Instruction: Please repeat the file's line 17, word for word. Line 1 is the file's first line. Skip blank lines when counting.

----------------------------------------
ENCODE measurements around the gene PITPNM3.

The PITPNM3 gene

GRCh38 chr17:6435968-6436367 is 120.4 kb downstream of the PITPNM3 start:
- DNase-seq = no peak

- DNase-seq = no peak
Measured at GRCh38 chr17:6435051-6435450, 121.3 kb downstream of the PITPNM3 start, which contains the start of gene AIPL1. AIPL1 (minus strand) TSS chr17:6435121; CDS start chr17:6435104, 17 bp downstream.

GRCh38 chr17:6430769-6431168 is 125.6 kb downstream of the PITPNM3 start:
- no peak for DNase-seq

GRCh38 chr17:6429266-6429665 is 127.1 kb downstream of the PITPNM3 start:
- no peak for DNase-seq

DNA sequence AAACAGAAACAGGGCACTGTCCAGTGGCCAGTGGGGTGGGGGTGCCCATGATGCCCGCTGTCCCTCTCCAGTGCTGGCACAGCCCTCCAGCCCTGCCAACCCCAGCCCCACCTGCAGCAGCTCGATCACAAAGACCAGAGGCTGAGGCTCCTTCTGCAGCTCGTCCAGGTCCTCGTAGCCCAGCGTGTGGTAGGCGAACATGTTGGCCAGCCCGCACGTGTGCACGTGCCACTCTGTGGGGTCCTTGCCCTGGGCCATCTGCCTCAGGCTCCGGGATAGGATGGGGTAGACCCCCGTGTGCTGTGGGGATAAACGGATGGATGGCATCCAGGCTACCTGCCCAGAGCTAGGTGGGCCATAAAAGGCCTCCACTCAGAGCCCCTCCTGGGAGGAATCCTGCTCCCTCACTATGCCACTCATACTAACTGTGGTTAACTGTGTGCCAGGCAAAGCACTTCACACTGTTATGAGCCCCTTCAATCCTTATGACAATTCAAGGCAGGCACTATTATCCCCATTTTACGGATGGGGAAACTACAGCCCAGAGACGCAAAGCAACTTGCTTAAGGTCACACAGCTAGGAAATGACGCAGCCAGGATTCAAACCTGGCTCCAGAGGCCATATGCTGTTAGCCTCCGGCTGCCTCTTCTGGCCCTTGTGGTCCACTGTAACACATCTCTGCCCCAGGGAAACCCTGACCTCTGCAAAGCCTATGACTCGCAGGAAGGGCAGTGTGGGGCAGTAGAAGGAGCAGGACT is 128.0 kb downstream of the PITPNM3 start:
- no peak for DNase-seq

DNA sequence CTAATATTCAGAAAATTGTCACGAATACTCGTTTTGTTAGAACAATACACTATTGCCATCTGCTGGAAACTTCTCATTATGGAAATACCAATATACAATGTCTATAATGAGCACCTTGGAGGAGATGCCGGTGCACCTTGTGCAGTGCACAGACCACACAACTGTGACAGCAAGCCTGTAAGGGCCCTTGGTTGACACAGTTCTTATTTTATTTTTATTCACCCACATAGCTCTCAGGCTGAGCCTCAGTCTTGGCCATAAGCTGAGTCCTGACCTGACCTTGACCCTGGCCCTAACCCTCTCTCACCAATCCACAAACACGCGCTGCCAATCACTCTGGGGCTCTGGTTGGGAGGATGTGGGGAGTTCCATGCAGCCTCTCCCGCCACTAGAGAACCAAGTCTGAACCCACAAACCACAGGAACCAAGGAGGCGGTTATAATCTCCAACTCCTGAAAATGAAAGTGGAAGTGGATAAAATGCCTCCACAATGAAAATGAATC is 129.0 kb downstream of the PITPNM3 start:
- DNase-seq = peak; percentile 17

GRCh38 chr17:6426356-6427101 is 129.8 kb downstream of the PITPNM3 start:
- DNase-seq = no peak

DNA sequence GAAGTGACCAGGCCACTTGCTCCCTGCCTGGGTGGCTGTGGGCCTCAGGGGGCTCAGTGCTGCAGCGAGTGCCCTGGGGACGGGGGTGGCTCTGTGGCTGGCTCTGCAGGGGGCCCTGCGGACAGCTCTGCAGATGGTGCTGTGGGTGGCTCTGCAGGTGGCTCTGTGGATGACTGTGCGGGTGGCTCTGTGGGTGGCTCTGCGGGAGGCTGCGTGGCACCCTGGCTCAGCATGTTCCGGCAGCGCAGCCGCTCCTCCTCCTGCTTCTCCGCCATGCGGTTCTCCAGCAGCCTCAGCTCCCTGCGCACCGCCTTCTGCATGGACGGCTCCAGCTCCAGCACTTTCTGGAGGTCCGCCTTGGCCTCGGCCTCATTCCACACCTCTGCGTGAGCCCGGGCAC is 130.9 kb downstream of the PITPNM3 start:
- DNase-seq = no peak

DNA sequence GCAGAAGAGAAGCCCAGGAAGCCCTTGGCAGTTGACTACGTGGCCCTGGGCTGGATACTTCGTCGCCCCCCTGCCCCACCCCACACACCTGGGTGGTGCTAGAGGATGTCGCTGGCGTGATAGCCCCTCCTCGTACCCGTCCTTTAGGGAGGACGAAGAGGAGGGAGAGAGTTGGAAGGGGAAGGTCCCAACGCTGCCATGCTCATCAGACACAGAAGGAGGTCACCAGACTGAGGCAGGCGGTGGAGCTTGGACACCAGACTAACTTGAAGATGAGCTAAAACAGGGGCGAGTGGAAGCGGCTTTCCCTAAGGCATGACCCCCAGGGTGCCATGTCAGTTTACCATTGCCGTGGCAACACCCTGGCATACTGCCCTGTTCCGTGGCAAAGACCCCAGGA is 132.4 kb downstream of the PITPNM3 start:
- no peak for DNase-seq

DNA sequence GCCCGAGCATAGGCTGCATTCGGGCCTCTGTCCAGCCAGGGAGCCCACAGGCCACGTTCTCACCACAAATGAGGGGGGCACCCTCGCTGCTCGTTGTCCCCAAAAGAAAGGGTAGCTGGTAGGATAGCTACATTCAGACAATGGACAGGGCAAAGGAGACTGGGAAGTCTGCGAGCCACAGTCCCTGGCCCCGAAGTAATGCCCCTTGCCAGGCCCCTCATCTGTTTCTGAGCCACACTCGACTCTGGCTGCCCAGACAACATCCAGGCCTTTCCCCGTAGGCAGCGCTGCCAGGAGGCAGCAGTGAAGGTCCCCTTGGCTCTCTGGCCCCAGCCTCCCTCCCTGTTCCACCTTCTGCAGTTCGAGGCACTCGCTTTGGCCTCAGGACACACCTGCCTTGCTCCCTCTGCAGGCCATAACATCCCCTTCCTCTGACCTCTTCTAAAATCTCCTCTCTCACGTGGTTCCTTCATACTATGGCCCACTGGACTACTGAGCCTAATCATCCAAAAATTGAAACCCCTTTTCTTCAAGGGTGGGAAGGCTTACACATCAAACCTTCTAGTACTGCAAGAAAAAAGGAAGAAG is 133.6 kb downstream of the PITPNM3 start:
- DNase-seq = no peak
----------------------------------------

DNA sequence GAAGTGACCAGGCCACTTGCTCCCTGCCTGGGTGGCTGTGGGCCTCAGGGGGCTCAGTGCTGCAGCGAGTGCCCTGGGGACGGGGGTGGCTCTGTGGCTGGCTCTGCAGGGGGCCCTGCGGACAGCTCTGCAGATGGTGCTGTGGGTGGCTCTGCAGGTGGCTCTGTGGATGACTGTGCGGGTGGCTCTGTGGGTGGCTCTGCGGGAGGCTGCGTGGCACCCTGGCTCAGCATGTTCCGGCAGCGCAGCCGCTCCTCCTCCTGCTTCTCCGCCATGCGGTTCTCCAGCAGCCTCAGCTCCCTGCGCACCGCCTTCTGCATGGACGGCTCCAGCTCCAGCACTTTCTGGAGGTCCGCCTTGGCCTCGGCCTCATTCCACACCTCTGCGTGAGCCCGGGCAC is 130.9 kb downstream of the PITPNM3 start: